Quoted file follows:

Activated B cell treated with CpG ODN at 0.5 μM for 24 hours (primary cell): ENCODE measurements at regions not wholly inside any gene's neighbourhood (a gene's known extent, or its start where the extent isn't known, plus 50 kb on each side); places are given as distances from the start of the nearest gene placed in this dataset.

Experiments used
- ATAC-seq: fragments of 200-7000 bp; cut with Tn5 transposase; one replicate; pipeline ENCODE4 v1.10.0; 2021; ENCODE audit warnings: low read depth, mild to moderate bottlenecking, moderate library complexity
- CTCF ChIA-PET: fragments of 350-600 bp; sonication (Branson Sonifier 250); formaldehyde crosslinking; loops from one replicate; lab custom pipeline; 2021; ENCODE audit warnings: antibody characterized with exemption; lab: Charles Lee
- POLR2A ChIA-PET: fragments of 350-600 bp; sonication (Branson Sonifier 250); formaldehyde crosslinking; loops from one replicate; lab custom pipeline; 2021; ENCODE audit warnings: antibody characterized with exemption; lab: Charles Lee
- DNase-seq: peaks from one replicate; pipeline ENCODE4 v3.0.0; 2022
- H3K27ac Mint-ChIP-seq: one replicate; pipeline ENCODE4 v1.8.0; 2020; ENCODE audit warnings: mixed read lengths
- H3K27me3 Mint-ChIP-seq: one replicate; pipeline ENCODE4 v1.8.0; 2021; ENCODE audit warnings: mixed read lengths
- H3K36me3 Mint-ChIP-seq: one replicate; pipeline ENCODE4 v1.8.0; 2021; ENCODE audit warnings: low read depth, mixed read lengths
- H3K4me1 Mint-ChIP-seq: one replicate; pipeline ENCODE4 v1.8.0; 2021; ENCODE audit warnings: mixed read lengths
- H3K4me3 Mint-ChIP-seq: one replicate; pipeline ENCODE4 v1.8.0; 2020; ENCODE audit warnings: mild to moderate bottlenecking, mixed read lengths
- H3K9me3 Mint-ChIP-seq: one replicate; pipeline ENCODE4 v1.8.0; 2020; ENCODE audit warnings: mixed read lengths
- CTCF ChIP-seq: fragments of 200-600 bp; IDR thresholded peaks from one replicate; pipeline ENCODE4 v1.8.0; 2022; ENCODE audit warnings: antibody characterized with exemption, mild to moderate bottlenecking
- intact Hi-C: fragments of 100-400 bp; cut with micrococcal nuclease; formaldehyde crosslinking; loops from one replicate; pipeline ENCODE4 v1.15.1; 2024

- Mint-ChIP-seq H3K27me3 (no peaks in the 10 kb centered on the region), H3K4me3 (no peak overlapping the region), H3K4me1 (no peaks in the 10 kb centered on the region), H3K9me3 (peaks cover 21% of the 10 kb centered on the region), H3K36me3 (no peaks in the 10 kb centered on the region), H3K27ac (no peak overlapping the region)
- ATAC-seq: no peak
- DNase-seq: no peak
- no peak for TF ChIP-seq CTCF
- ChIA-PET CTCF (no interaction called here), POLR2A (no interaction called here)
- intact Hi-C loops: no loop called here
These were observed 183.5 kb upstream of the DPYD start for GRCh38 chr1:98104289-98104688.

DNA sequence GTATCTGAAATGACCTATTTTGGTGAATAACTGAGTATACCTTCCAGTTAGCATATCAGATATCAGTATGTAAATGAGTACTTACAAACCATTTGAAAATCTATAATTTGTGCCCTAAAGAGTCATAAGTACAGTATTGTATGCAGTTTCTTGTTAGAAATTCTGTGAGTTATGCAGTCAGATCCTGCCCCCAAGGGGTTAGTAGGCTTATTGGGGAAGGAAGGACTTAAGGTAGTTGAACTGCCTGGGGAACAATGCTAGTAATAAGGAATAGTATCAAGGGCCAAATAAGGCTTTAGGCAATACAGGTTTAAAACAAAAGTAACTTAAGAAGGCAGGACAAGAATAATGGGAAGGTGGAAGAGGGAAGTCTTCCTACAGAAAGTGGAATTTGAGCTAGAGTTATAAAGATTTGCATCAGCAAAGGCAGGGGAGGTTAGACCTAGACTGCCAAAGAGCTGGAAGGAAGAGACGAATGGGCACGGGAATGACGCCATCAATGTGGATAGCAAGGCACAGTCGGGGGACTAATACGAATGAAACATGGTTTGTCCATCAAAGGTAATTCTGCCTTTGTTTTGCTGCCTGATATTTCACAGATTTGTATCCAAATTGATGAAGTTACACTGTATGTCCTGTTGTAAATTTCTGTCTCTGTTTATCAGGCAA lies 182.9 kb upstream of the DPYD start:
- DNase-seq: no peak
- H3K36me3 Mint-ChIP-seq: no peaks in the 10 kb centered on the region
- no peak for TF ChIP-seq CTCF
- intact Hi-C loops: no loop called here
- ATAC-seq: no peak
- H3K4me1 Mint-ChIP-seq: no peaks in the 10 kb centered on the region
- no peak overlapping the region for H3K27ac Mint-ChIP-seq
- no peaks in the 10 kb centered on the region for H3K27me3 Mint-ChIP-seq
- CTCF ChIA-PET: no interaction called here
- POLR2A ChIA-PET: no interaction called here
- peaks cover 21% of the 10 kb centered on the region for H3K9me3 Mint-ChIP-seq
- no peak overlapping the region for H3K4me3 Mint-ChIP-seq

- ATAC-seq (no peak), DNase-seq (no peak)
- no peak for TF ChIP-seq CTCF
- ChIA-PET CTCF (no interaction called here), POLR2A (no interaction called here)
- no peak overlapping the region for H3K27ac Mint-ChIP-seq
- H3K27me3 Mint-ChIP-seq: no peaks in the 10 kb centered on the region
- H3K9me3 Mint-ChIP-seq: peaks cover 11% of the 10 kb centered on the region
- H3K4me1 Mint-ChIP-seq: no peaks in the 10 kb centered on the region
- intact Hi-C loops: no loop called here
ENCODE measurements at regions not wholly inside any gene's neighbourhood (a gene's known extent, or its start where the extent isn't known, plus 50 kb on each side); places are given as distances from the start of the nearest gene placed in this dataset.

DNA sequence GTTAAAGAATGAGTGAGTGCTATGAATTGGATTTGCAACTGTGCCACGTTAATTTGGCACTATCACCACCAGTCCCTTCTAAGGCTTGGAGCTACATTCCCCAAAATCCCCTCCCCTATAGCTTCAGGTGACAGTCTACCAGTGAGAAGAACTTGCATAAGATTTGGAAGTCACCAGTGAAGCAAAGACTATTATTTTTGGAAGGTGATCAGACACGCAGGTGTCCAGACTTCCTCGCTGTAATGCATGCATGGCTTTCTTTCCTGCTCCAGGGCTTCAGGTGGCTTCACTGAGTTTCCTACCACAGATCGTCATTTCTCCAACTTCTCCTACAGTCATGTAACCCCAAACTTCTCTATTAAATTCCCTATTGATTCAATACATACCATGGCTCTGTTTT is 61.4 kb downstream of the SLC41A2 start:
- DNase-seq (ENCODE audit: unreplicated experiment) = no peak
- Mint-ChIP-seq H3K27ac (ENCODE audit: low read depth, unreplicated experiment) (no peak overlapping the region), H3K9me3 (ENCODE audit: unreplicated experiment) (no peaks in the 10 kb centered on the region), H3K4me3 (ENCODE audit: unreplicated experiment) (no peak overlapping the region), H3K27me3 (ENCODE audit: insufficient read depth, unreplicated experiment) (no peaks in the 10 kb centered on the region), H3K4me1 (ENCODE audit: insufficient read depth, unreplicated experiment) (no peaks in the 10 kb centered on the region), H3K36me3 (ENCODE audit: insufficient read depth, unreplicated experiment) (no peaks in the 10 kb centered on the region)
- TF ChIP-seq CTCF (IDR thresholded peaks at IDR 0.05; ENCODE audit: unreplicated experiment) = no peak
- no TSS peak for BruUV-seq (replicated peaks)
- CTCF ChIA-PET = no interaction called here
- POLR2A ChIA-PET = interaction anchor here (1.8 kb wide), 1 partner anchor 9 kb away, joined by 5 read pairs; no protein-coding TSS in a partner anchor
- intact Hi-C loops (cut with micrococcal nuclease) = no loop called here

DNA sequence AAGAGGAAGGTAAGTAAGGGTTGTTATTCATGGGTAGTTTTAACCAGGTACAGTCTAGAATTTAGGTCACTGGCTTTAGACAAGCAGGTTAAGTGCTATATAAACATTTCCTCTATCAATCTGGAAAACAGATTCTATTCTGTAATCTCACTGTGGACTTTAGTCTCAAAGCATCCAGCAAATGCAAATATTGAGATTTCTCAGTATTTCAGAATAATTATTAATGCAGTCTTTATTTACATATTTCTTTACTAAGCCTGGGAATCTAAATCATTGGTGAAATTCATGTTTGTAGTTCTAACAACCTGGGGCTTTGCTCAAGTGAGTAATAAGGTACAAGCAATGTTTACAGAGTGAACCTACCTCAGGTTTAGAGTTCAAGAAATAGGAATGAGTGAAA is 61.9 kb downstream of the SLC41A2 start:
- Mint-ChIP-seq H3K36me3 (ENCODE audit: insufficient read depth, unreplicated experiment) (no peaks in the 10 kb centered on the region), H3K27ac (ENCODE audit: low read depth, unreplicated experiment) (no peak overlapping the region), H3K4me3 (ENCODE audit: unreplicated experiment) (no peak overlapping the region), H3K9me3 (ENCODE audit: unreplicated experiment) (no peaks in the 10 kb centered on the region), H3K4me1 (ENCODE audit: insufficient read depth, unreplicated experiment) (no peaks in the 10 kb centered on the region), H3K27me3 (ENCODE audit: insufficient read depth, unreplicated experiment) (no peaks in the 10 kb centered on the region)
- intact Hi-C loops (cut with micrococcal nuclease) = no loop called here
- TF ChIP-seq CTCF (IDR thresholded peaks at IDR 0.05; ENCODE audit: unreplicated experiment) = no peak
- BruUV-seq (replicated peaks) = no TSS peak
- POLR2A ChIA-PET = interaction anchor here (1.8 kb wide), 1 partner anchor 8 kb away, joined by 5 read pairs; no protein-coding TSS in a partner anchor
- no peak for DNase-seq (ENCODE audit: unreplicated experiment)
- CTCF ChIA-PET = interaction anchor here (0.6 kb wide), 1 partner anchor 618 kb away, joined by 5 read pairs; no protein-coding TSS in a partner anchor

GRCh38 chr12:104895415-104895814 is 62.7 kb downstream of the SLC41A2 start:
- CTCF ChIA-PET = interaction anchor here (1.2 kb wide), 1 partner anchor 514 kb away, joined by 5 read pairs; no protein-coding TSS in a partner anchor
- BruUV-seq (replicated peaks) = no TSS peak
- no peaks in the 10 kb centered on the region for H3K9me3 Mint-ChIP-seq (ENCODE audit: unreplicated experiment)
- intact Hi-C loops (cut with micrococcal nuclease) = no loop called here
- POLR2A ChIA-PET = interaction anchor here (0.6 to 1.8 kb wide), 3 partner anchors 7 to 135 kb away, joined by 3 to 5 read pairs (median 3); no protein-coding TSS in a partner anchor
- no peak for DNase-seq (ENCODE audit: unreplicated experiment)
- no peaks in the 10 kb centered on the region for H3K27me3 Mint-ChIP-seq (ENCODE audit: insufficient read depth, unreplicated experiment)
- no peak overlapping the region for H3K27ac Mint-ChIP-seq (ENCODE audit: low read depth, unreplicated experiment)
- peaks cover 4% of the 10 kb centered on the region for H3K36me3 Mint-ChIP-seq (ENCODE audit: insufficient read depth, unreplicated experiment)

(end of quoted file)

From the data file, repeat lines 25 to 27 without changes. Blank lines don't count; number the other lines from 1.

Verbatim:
- no peak for TF ChIP-seq CTCF
- intact Hi-C loops: no loop called here
- ATAC-seq: no peak